Seamlessly shifting from decade to decade, the effortlessly descriptive language carefully differentiates the eras - rigid Victorians to laidback modern day - that are woven beautifully together. The 2 main locations (Brisbane and Cornwall) are characters in themselves and the garden of the title provides a wonderful connection between the eras and the characters.
One of Morton's real talents is writing endearing, likeable but gutsy and real characters and her depiction of 'falling in love' sweeps the reader away as if he/she were falling themself.
One of my reading highlights of the year so far. I highly recommend.
This is a beautiful story of family bonds, a little romance and a mystery.
Cassandra thought her Grandma Nell had always been the same; quiet, sometimes stern, loving but liked keeping herself to herself.
However Nell had once been the life and soul of every party and deeply in love with a local man.
So what had changed?
On Nell's 21st birthday a family secret is unleashed on her, making her realise that she never was this Nell who lived in Brisbane with her Ma, Pa and four sisters.
She gradually detached herself from this life and began trying to solve the mystery the secret left her, a mystery she passed onto her granddaughter, which would take her to the other side of the world.
I absolutely love this book. Even the title 'The Forgotten Garden' and the front cover (by Loupe Images) of an old gateway leading into the garden draws you in.
The relationship between Nell and her granddaughter is very touching, although I felt sorry for Cassandra when she discovered that the woman she thought she had no secrets with had had a whole other life that she hadn't told her about. Even so, I like the way the younger woman was so able to understand how her grandmother would have felt; when Dot has told her how Nell was found she says:
' "She must have felt so alone."
"Too right," said Dot, "All that way by herself. Weeks and weeks on that big ship, winding up on an empty dock."
"And all the time after." '
None of Nell's sisters understand what she means, even Cassandra herself isn't sure, but that is just how Nell did feel.
Another thing I like about this book is the way it jumps between pre-war 1900s to the 1930s, 1970s, 2005 and Eliza Makepeace's fairytales. This way of writing holds the interest of the reader and keeps them one step ahead of the characters.
Kate Morton is very good at coming up with names that reflect the personality of the characters; Eliza Makepeace is one of my favourite names in the book as it really does sound like the name of a fairytale authoress. Her brother, Sammy, also suites him name, and their father is not made to sound any less masculine by his surname when it is matched with the name Jonathan. Nell particularly suites her name, which gives the impression that with Hugh and Lil, who gave her that name, was where she was meant to be. Also the name Leslie conjures up an image similar to that described of Nell's daughter.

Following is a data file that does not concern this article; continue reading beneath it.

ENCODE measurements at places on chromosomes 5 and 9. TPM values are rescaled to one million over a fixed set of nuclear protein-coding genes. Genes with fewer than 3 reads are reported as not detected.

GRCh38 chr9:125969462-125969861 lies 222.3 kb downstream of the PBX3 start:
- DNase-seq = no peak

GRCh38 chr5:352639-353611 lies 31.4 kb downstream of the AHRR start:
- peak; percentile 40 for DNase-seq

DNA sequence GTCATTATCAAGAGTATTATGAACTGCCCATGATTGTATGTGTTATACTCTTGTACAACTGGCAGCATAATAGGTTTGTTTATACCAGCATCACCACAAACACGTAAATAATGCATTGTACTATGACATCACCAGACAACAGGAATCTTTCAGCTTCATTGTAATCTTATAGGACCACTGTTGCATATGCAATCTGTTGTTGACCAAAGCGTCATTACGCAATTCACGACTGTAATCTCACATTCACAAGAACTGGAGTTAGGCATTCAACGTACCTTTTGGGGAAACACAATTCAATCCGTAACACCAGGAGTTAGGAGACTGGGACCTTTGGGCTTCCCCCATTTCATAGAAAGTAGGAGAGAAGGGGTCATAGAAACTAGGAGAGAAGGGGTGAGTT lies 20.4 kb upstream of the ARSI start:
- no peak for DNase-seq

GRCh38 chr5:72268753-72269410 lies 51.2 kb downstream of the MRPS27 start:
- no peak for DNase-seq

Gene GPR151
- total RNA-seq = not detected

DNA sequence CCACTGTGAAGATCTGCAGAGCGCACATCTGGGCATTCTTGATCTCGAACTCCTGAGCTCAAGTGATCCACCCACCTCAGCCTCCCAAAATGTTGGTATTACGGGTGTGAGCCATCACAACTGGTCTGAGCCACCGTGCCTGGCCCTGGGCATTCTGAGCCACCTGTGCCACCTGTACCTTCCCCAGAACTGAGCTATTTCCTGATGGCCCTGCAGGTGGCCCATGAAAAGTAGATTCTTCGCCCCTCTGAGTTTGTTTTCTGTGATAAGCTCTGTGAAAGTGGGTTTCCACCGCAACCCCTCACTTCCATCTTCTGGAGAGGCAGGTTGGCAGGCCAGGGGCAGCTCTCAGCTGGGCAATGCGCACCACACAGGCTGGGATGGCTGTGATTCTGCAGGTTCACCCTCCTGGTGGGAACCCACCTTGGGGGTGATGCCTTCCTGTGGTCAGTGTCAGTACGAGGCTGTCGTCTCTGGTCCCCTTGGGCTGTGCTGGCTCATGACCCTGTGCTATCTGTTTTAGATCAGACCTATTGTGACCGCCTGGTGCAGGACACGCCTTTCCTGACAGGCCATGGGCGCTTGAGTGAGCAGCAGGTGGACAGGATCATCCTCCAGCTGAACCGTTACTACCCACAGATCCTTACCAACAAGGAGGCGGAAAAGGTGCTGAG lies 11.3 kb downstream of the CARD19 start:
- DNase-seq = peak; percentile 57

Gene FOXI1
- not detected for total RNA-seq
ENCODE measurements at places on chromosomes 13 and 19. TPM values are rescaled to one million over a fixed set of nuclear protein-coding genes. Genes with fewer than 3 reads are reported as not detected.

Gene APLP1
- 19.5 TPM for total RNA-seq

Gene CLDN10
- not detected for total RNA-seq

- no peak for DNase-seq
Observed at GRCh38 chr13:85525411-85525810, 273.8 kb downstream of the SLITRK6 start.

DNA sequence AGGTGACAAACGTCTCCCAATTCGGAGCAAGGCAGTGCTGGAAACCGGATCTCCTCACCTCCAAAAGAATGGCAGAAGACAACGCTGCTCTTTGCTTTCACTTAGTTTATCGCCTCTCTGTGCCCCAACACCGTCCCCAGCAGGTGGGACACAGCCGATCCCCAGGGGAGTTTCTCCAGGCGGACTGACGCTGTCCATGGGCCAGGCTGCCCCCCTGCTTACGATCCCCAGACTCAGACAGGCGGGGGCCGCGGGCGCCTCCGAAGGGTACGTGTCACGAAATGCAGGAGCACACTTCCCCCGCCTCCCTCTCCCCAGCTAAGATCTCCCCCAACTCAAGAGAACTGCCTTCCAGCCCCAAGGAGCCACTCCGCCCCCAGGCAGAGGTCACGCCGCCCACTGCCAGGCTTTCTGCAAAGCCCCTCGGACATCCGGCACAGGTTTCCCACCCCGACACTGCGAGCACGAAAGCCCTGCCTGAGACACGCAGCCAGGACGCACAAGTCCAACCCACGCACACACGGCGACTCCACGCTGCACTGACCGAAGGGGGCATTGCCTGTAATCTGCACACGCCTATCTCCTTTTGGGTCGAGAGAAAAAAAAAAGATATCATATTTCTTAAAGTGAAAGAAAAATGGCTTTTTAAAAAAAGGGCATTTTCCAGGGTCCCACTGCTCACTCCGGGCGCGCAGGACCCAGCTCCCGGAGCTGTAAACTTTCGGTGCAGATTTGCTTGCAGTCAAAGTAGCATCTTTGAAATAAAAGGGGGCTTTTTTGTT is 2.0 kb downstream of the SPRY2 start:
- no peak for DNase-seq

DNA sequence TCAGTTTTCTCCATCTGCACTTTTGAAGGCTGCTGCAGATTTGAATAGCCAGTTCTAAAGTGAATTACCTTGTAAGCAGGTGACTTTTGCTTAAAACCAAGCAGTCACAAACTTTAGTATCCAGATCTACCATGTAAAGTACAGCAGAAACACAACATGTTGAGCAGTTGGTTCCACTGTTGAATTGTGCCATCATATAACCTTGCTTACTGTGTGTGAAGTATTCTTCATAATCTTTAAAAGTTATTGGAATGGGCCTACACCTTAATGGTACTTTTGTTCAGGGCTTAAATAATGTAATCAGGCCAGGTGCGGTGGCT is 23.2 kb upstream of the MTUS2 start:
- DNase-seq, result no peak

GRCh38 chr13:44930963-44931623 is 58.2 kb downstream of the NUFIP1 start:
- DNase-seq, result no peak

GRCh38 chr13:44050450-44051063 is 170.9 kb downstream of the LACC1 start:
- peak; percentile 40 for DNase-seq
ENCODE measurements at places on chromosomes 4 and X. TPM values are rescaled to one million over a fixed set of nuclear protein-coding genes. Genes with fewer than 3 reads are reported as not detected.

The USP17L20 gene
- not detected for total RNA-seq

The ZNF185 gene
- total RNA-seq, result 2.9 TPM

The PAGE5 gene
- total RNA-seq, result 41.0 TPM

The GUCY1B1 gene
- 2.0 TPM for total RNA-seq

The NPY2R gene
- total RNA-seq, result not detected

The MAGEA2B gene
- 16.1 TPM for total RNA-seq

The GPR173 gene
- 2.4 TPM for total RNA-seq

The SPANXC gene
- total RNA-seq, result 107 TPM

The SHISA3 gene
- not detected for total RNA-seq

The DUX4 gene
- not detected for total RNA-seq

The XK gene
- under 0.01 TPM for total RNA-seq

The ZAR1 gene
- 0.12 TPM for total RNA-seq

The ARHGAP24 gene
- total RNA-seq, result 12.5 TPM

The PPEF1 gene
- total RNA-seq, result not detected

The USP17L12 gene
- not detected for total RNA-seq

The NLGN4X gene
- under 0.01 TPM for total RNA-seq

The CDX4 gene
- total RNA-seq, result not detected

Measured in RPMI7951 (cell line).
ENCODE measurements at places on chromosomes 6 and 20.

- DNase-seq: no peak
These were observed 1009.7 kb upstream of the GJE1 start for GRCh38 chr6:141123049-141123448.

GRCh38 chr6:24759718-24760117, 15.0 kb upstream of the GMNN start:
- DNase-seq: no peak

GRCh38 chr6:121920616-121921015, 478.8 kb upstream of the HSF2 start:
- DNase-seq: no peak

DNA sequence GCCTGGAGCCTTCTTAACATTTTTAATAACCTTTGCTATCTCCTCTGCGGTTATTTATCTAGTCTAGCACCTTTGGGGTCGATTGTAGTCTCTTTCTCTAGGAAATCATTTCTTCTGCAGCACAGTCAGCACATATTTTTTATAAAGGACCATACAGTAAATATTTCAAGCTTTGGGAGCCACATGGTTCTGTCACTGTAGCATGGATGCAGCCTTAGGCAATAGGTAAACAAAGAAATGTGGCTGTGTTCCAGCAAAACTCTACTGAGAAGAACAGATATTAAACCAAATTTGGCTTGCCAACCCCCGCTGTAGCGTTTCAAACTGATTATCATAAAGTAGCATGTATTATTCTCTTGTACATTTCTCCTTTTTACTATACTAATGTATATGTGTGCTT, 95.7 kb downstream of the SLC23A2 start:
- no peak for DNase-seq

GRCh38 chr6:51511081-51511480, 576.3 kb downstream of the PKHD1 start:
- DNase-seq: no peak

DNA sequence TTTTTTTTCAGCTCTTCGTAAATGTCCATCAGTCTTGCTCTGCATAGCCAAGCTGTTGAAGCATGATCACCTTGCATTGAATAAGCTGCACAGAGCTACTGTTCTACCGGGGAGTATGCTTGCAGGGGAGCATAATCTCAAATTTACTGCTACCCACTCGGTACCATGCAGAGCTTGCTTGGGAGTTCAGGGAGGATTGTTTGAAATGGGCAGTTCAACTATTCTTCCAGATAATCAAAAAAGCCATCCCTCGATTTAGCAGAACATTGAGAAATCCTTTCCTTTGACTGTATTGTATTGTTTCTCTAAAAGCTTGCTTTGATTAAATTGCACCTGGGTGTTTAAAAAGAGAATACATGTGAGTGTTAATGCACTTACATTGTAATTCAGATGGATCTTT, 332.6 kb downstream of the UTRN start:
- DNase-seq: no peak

The way the book was written between the points of view of Eliza, Nell and Cassandra heightened the feeling of unity between the women of the family.
Through the book we find Nell as a stern, independent woman, but we get to see her as vulnerable when she is searching for her parents.
I found this book for £7.99 which I was definitely willing to pay for it, but it can probably be found cheaper. The book is 645 pages long.
As a 'The House at Riverton' fan, I couldn't help myself when this turned up in the Boxing Day Book Sale.
Starring Nell Andrews, the book begins on her 21st birthday. She's feeling happy, until her father admits that he and her mother aren't her real parents. Not such a huge issue, you might think...until they admit that they found her, and don't know how she can track down her parents.
He tells Nell that he found her, abandoned on a boat headed to Australia. She won't talk, and won't tell anyone her name, so he felt no other option then to take her back home to his wife, and ask her what to do. He and his wife had been trying for a baby, and so having a child turn up was a dream come true. So, they kept her, and bought her up as their own.
Nell's life has been turned upside down. Instead of being thankful to her 'parents', and getting on with her life, she suddenly doesn't know who she is. Desperate to know why her real parents didn't want her, she sets out on a journey to discover who she is, and why she was abandoned.
The book has a strange style, with different sections and times in no particular order, which can be very confusing. They come together in a brilliant climax, however, and I really respect Morton for her ability to keep you intrigued and dying to know what will happen.
There are twists and turns throughout, and you'll feel like a detective unearthing clues and making links. It's a gripping book that I just couldn't put down, but I didn't want to finish it either! It's fascinating, and you'll be sucked in more then you thought possible. A beautifully written book.